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Re: Parallelism a la make -j <n> / GNU parallel

From: Ole Tange
Subject: Re: Parallelism a la make -j <n> / GNU parallel
Date: Fri, 11 May 2012 23:57:33 +0200

On Thu, 3 May 2012 19:49:37, Colin McEwan wrote:

> I frequently find myself these days writing shell scripts, to run on
> multi-core machines, which could easily exploit lots of parallelism (eg. a
> batch of a hundred independent simulations).
> The basic parallelism construct of '&' for async execution is highly
> expressive, but it's not useful for this sort of use-case: starting up 100
> jobs at once will leave them competing, and lead to excessive context
> switching and paging.
> So for practical purposes, I find myself reaching for 'make -j<n>' or GNU
> parallel, both of which destroy the expressiveness of the shell script as I
> have to redirect commands and parameters to Makefiles or stdout, and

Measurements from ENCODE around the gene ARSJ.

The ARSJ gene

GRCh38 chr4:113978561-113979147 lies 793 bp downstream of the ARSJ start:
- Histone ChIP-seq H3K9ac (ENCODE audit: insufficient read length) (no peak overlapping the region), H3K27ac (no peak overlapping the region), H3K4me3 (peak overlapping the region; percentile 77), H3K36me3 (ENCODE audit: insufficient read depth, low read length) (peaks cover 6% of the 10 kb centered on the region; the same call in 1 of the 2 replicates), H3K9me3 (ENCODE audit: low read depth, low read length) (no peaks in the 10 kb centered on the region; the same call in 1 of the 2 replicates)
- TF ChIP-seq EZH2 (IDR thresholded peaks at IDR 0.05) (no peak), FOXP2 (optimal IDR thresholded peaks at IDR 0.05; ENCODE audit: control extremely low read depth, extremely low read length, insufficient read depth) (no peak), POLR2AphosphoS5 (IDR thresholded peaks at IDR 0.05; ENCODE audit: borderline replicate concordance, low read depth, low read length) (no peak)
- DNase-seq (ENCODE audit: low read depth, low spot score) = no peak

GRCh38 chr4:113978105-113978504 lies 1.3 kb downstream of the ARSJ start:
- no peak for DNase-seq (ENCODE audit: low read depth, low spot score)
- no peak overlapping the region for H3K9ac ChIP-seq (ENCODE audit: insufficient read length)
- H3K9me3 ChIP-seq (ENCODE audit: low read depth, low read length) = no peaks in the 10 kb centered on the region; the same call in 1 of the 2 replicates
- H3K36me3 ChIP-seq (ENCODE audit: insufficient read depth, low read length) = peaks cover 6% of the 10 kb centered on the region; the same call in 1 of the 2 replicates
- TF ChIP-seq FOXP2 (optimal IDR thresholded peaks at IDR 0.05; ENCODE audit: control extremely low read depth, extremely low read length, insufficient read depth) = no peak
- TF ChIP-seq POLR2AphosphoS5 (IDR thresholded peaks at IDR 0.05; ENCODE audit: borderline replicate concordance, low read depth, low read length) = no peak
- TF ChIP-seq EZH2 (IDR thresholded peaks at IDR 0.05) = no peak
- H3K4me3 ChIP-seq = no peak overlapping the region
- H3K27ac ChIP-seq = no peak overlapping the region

> wrestle with appropriate levels of quoting.
> What I would really *like* would be an extension to the shell which
> implements the same sort of parallelism-limiting / 'process pooling' found
> in make or 'parallel' via an operator in the shell language, similar to '&'
> which has semantics of *possibly* continuing asynchronously (like '&') if
> system resources allow, or waiting for the process to complete (';').
> Any thoughts, anyone?

Can you explain how that idea would differ from sem (Part of GNU Parallel)?

Example from the man page:

       Run one gzip process per CPU core. Block until a CPU core
becomes available.

        for i in `ls *.log` ; do
           echo $i
           sem -j+0 gzip $i ";" echo done
         sem --wait

For quoting --shellquote in GNU Parallel may be of help.

Did you get your GNU Parallel merchandise?

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